What’s an Air Conditioning Dry Charge?
Over the past decade, both the U.S. and Canadian governments have directed that all makers of air conditioning equipment halt production of the refrigerant R-22 (Freon) or Hydrochlorofluorocarbons (HCFCs). These refrigerants have been commonly used in air conditioners and heat pumps for the last several decades. The recommended phase-out mandates are suppose to have the HVAC industry turn to a more green friendly refrigerant with a technical code R410A. R410A has been proven to be safer for the environment.
In late 2010 reputable air conditioning firms began manufacturing Air Conditioning and Heat Pump units, without adding refrigerant at the factory. These systems are more commonly called “dry charged units”. They can legally be sold and installed allowing the HVAC contractor to charge the unit in the field with R22. R22 is still legal for AC repair or service for a few more years. The reason for these Dry Charged Units is to provide the greater the U.S. area a more simple and affordable replacement option for central air conditioners and heat pumps. However, these units also dodge the spirit of the mandates, which was to help the environment by introducing more environment friendly solutions.
the U.S. homeowners should know that these Dry Charged Units are permitted in the U.S. and Canada. Taking advantage of an unclear definition of the outdoor unit in these policies, the entire outdoor unit is technically deemed a replacement “part”. As a result, condensers or heat pumps intended for use in a replacement R-22 system are often referred to as “Dry Charge” or “Nitrogen Charged” systems. Here are some Frequently Asked Questions about this recent A/C Dry Charge trend.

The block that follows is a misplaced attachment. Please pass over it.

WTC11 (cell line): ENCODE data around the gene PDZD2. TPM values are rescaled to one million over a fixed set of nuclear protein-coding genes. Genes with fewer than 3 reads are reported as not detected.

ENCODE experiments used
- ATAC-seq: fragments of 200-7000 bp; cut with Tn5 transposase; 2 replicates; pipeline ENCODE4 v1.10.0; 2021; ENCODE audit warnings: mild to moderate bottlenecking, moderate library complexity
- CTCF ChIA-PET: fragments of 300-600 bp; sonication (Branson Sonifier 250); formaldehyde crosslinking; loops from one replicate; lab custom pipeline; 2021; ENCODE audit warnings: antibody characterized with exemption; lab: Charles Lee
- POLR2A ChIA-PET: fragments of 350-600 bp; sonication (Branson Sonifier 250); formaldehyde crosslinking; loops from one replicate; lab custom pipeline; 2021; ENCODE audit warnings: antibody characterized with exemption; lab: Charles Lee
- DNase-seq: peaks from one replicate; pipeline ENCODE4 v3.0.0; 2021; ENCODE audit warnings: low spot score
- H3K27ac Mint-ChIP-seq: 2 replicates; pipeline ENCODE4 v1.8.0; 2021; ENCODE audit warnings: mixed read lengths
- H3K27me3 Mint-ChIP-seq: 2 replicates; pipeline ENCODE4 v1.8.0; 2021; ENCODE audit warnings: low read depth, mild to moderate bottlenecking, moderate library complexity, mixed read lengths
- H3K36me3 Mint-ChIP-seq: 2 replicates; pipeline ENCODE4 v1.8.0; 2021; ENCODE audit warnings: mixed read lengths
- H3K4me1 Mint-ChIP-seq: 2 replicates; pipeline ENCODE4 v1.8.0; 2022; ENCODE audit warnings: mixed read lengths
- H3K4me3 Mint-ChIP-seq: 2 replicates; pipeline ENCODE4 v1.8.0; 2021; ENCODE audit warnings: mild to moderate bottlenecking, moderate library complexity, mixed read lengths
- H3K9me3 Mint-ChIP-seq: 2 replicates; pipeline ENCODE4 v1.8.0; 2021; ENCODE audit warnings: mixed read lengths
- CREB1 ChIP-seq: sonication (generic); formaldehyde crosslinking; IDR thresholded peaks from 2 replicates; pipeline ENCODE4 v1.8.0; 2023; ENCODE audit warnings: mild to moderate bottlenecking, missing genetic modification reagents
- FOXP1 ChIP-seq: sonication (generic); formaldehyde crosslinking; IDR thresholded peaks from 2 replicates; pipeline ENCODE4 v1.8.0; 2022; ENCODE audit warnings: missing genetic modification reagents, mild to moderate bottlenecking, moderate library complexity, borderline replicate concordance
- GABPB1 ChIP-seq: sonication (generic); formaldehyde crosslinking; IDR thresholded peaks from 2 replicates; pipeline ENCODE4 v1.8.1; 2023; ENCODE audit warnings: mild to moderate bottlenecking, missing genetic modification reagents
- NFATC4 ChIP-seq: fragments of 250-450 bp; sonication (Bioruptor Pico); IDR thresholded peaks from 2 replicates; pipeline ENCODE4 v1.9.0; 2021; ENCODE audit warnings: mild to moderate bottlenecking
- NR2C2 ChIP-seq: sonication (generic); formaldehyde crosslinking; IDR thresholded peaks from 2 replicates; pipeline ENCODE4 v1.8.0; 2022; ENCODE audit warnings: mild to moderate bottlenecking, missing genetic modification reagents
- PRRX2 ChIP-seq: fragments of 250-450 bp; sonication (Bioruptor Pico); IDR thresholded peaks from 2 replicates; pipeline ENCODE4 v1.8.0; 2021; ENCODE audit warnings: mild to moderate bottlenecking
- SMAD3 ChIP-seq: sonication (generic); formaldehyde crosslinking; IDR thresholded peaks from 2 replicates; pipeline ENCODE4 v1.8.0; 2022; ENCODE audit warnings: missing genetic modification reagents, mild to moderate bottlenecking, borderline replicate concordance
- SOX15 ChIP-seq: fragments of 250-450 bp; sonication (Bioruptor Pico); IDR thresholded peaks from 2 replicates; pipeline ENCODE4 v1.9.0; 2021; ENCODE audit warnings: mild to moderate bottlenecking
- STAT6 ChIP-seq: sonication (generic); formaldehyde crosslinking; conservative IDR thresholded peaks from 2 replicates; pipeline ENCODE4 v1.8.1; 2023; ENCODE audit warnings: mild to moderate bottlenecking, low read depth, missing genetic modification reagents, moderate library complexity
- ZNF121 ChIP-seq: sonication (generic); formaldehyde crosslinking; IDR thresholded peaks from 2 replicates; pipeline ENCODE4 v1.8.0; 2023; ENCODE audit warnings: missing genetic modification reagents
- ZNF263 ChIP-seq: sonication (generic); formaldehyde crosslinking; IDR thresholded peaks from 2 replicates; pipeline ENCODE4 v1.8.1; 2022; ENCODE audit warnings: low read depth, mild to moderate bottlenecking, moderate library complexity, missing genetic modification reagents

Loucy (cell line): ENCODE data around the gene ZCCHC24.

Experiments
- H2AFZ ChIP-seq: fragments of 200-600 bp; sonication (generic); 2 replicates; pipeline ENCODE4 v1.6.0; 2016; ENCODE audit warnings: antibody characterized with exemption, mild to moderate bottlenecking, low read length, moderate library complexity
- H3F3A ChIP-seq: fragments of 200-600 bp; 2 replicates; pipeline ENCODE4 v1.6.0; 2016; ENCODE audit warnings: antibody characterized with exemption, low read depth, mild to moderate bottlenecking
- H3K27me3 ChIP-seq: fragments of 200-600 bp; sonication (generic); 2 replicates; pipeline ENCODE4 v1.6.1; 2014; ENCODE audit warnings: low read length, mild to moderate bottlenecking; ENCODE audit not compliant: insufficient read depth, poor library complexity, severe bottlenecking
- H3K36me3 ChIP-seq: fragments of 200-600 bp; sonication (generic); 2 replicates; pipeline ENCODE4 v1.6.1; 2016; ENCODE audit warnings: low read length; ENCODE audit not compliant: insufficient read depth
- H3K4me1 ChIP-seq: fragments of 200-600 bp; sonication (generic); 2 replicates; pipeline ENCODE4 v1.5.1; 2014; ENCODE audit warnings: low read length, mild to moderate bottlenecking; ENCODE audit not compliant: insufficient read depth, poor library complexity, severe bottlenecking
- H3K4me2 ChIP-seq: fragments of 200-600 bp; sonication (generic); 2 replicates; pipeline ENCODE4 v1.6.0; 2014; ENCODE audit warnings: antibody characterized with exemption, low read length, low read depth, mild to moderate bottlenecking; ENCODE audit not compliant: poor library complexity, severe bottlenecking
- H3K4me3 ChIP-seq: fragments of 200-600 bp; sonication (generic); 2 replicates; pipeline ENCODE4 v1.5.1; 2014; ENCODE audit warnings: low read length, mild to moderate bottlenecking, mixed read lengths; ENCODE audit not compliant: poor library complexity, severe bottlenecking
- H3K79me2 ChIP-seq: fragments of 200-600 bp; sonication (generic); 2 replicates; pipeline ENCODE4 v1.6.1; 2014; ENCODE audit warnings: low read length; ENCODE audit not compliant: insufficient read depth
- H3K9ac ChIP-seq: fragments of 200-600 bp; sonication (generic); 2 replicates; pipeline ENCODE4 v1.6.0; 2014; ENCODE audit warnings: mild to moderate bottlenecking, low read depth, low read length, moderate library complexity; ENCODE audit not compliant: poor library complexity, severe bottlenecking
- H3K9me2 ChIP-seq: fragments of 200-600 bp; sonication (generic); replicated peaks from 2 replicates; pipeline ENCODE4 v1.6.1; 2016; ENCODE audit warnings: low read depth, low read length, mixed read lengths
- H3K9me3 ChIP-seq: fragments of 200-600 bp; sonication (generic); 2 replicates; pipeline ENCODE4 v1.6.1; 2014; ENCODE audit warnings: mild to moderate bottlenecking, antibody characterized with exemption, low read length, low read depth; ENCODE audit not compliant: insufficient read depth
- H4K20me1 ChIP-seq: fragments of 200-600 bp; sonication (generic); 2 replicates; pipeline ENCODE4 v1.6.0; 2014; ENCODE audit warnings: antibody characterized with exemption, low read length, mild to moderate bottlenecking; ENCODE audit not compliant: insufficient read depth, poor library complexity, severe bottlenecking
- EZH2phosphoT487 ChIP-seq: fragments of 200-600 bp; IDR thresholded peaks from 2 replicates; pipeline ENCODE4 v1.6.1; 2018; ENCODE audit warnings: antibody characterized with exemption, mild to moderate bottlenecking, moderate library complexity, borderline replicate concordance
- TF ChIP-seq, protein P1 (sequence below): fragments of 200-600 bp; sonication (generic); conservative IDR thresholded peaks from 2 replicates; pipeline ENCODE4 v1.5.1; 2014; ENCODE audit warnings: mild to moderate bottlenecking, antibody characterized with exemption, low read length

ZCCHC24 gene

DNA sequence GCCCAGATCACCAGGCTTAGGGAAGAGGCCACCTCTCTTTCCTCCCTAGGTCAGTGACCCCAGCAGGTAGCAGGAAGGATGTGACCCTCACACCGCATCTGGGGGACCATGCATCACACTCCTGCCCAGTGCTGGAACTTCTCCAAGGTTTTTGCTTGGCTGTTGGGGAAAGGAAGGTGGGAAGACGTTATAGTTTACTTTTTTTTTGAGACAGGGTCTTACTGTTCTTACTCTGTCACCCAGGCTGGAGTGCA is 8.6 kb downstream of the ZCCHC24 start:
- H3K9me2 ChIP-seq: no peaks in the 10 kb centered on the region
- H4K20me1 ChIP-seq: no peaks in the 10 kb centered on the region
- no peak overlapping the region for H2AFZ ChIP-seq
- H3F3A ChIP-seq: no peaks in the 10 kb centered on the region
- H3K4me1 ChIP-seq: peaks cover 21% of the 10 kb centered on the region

Does it make sense to buy a Dry Charge Air Conditioning Unit?
It depends on a number of things. The best thing to do is determine what types of HVAC equipment the heating and air conditioning industry offers and seek solutions to address your personal comfort, efficiency and lifestyle needs. Take time to understand the benefits and difference between a dry charge unit and new air conditioning products with R-410A refrigerant.
Why would I buy a R-410A refrigerant system?
Current R-410A systems have many benefits to the U.S. homeowners that Dry Charge units do not. Some of the benefits include:
- Greater energy efficiency for reduced cost of comfort
- Modern technology to reduce humidity
- Current production refrigerant solutions ensuring longer life and extended availability of refrigerant
- Expanded warranty periods for even greater peace of mind
- Quieter operation for a more peaceful indoor environment
- Ozone friendly refrigerant for lower impact on the environment
- Matched coil solutions for enhanced reliability and guaranteed cooling and heating performance
Are Dry Charge units legal?
Absolutely. There are no Federal laws or legal restriction on the installation of R-22 or Dry Charge Equipment, with the stipulation that it is repairing an existing air conditioning system.
What about the warranty?
Most manufacturers honor a standard 5-year parts warranty on dry charge units. While this provides industry standard protection on the components it does not provide protection against R-22 refrigerant prices, which are expected to increase dramatically.
Is R-22 refrigerant going to get really expensive?
It is likely that as a result of supply and demand, R-22 refrigerant will become more expensive. As the phase out process of R22 continues, new R-22 refrigerant production will progressively be reduced, with full elimination of its production in 2020. Until that time however, indications are that there will likely be sufficient supply to meet the current demand.
If you have more questions about refrigerant, we encourage you to contact Service Experts Heating, Air Conditioning & Plumbing for clarification.
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